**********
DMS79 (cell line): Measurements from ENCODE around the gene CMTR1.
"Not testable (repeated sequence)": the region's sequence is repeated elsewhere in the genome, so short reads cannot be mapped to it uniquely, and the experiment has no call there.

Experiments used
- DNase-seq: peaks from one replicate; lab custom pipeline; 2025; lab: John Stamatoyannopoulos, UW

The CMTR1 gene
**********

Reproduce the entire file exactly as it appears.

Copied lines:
DMS79 (cell line): Measurements from ENCODE around the gene CMTR1.
"Not testable (repeated sequence)": the region's sequence is repeated elsewhere in the genome, so short reads cannot be mapped to it uniquely, and the experiment has no call there.

Experiments used
- DNase-seq: peaks from one replicate; lab custom pipeline; 2025; lab: John Stamatoyannopoulos, UW

The CMTR1 gene